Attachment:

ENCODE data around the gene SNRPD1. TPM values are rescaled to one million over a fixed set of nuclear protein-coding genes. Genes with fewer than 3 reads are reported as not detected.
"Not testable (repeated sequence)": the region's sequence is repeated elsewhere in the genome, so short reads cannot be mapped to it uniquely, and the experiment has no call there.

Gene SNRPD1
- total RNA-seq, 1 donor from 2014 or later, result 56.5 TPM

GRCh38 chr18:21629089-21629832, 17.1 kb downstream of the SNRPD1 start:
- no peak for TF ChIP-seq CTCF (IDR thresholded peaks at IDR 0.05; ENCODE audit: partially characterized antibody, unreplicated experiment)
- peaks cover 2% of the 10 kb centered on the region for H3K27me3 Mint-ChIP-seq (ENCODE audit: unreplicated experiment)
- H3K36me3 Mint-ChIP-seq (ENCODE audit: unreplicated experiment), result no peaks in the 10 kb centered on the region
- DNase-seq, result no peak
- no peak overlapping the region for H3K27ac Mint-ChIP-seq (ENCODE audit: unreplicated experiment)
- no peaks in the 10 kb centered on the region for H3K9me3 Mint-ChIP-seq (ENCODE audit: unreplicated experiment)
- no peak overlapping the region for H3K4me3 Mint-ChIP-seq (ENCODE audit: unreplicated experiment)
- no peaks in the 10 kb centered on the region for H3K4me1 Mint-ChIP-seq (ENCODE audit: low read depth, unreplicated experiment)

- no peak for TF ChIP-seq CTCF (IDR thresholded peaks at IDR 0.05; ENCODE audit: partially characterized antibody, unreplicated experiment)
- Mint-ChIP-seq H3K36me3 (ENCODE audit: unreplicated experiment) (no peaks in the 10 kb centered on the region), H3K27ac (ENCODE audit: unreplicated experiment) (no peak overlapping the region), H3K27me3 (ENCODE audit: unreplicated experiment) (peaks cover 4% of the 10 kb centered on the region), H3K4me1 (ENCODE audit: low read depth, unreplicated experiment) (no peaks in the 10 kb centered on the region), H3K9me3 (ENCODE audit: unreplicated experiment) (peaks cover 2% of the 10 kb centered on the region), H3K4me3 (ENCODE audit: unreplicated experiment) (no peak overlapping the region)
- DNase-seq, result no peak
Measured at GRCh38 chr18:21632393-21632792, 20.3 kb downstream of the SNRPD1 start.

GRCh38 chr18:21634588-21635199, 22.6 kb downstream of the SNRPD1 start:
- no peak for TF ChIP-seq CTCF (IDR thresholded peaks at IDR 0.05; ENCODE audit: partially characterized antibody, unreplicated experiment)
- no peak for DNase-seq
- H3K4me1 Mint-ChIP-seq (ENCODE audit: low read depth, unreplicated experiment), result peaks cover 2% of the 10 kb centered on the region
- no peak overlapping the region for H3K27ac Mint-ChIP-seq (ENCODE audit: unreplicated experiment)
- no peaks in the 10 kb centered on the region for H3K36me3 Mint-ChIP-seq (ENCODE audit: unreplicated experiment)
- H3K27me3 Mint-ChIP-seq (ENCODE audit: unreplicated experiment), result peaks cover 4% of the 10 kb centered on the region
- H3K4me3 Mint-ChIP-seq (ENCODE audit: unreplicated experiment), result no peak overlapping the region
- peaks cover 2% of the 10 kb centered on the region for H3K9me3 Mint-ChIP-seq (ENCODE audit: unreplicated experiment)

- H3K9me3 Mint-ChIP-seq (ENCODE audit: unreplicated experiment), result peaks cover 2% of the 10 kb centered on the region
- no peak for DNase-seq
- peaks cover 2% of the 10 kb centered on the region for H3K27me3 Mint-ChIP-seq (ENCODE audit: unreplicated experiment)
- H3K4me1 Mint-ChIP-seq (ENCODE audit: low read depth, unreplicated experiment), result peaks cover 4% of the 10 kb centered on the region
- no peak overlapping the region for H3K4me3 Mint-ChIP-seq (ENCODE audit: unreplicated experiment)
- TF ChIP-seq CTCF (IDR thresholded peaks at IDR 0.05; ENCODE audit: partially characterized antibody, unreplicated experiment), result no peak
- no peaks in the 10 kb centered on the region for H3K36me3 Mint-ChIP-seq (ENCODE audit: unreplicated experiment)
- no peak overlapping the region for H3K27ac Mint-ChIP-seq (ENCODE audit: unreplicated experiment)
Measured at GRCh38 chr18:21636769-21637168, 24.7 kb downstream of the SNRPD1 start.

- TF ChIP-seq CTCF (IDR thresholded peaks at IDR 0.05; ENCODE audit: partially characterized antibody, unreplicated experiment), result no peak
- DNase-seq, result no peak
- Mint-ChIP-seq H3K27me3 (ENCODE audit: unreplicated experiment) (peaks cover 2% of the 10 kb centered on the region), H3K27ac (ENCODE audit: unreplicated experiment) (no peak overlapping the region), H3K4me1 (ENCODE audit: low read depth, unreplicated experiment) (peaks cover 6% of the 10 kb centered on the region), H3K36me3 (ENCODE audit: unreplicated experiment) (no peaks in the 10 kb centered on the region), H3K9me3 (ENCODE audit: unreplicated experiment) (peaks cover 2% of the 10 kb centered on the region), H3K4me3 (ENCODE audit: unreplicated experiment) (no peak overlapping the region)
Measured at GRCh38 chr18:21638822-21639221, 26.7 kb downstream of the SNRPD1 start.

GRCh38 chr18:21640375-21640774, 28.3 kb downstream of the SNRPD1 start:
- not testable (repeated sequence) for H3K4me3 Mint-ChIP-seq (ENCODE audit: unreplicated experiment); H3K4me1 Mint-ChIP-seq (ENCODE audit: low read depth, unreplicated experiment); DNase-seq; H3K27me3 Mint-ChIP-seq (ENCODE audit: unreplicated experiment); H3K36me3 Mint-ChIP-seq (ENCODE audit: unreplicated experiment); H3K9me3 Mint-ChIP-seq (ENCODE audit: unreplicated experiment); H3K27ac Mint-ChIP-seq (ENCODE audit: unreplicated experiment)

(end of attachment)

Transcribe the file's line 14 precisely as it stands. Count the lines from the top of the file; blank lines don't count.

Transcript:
- no peak for TF ChIP-seq CTCF (IDR thresholded peaks at IDR 0.05; ENCODE audit: partially characterized antibody, unreplicated experiment)